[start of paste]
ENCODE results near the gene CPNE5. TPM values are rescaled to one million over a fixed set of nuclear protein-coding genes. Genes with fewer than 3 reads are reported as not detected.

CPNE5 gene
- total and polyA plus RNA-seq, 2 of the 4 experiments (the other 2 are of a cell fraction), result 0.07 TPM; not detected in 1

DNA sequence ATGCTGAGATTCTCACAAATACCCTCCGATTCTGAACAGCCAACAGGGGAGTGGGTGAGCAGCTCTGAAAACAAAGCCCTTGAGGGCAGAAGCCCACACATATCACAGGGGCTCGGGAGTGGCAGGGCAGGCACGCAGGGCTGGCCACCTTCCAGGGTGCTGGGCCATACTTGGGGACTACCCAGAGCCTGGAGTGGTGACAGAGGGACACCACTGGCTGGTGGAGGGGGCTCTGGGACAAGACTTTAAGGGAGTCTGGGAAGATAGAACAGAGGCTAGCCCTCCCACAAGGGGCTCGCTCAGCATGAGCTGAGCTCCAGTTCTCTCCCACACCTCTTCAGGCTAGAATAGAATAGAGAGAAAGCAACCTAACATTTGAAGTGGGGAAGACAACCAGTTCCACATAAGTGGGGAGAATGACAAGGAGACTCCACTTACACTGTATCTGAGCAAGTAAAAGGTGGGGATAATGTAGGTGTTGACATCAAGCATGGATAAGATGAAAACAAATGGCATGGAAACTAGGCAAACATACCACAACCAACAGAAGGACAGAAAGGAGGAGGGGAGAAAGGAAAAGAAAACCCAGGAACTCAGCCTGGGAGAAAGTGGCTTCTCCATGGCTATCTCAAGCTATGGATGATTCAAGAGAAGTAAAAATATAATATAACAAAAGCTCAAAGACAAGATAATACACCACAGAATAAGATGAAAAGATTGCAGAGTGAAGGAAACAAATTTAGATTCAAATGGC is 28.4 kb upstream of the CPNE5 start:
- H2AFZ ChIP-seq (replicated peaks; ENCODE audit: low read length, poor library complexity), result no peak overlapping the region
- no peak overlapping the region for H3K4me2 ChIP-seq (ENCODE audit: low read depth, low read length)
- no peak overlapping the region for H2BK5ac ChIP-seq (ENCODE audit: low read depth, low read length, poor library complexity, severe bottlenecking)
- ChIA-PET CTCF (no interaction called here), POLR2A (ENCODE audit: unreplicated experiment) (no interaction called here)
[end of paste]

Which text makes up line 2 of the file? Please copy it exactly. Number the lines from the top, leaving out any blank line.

CPNE5 gene